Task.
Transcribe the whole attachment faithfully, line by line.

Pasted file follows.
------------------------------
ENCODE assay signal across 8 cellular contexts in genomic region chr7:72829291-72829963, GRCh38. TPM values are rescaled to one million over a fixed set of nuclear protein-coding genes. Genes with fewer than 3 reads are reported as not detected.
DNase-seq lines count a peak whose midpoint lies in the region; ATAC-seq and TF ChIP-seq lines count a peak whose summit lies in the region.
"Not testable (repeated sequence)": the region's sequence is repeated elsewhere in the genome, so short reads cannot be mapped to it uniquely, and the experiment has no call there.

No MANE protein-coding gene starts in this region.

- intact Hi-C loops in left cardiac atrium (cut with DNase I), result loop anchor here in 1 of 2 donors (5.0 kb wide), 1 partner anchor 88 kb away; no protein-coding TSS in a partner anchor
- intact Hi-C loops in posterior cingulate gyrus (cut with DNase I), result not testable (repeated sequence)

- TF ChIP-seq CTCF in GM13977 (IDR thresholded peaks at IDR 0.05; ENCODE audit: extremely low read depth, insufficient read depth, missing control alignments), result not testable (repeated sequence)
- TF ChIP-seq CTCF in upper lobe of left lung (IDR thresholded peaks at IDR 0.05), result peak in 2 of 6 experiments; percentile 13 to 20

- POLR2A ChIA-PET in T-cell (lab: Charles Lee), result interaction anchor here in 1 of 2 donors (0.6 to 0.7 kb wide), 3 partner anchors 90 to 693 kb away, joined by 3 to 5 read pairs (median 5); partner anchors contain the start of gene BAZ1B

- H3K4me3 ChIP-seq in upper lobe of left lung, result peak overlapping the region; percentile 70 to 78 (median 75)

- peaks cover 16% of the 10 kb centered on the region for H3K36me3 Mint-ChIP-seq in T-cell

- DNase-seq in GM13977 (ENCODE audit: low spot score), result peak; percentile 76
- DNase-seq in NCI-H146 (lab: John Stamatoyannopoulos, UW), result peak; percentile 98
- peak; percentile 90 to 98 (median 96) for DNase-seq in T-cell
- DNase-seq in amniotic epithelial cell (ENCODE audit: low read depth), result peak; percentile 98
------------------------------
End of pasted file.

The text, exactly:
ENCODE assay signal across 8 cellular contexts in genomic region chr7:72829291-72829963, GRCh38. TPM values are rescaled to one million over a fixed set of nuclear protein-coding genes. Genes with fewer than 3 reads are reported as not detected.
DNase-seq lines count a peak whose midpoint lies in the region; ATAC-seq and TF ChIP-seq lines count a peak whose summit lies in the region.
"Not testable (repeated sequence)": the region's sequence is repeated elsewhere in the genome, so short reads cannot be mapped to it uniquely, and the experiment has no call there.

No MANE protein-coding gene starts in this region.

- intact Hi-C loops in left cardiac atrium (cut with DNase I), result loop anchor here in 1 of 2 donors (5.0 kb wide), 1 partner anchor 88 kb away; no protein-coding TSS in a partner anchor
- intact Hi-C loops in posterior cingulate gyrus (cut with DNase I), result not testable (repeated sequence)

- TF ChIP-seq CTCF in GM13977 (IDR thresholded peaks at IDR 0.05; ENCODE audit: extremely low read depth, insufficient read depth, missing control alignments), result not testable (repeated sequence)
- TF ChIP-seq CTCF in upper lobe of left lung (IDR thresholded peaks at IDR 0.05), result peak in 2 of 6 experiments; percentile 13 to 20

- POLR2A ChIA-PET in T-cell (lab: Charles Lee), result interaction anchor here in 1 of 2 donors (0.6 to 0.7 kb wide), 3 partner anchors 90 to 693 kb away, joined by 3 to 5 read pairs (median 5); partner anchors contain the start of gene BAZ1B

- H3K4me3 ChIP-seq in upper lobe of left lung, result peak overlapping the region; percentile 70 to 78 (median 75)

- peaks cover 16% of the 10 kb centered on the region for H3K36me3 Mint-ChIP-seq in T-cell

- DNase-seq in GM13977 (ENCODE audit: low spot score), result peak; percentile 76
- DNase-seq in NCI-H146 (lab: John Stamatoyannopoulos, UW), result peak; percentile 98
- peak; percentile 90 to 98 (median 96) for DNase-seq in T-cell
- DNase-seq in amniotic epithelial cell (ENCODE audit: low read depth), result peak; percentile 98